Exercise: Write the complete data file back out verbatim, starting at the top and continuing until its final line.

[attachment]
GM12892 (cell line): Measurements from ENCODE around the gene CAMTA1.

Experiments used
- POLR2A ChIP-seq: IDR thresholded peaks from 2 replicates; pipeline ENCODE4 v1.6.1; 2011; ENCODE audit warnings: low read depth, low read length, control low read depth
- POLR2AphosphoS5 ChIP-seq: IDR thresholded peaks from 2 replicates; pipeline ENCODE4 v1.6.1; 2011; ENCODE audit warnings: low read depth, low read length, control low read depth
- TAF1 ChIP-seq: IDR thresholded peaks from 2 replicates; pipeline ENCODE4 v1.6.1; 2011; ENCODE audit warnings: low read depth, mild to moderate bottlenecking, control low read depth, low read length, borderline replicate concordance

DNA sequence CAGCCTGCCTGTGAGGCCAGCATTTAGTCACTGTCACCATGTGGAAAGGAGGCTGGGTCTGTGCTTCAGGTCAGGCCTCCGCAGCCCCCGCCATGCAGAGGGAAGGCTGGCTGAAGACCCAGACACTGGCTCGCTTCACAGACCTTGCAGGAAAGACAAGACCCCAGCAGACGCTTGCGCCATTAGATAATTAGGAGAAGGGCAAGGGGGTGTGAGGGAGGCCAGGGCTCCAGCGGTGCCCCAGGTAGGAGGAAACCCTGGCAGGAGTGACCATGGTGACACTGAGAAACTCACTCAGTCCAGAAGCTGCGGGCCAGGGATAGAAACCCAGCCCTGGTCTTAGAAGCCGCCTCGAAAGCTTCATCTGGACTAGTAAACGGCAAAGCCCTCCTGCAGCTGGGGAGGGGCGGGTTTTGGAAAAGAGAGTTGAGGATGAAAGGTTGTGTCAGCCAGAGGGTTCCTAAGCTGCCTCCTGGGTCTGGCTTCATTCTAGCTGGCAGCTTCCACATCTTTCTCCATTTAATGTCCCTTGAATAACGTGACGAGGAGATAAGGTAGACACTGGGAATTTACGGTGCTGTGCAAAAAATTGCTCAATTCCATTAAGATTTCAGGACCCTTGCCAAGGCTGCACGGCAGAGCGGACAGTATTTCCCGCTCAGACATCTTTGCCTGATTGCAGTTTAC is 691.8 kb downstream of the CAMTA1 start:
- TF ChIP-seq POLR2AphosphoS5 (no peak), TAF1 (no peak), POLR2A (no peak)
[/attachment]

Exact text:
GM12892 (cell line): Measurements from ENCODE around the gene CAMTA1.

Experiments used
- POLR2A ChIP-seq: IDR thresholded peaks from 2 replicates; pipeline ENCODE4 v1.6.1; 2011; ENCODE audit warnings: low read depth, low read length, control low read depth
- POLR2AphosphoS5 ChIP-seq: IDR thresholded peaks from 2 replicates; pipeline ENCODE4 v1.6.1; 2011; ENCODE audit warnings: low read depth, low read length, control low read depth
- TAF1 ChIP-seq: IDR thresholded peaks from 2 replicates; pipeline ENCODE4 v1.6.1; 2011; ENCODE audit warnings: low read depth, mild to moderate bottlenecking, control low read depth, low read length, borderline replicate concordance

DNA sequence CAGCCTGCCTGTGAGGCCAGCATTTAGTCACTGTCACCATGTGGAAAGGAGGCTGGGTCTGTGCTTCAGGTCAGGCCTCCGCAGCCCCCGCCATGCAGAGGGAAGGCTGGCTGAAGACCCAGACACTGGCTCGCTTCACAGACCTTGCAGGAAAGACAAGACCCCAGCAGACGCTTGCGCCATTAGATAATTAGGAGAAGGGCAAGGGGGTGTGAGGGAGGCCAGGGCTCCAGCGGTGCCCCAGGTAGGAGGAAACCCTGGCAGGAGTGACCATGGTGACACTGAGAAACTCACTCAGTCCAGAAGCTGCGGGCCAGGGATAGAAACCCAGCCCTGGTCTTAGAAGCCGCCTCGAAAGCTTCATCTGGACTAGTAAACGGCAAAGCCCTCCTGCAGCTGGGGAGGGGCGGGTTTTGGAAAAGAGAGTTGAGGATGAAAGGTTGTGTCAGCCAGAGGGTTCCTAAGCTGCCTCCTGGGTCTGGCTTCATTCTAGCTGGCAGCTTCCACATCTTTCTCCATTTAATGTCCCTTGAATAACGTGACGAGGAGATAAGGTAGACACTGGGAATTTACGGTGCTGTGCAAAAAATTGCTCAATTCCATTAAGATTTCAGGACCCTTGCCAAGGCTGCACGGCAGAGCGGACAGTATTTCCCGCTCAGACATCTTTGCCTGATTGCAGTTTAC is 691.8 kb downstream of the CAMTA1 start:
- TF ChIP-seq POLR2AphosphoS5 (no peak), TAF1 (no peak), POLR2A (no peak)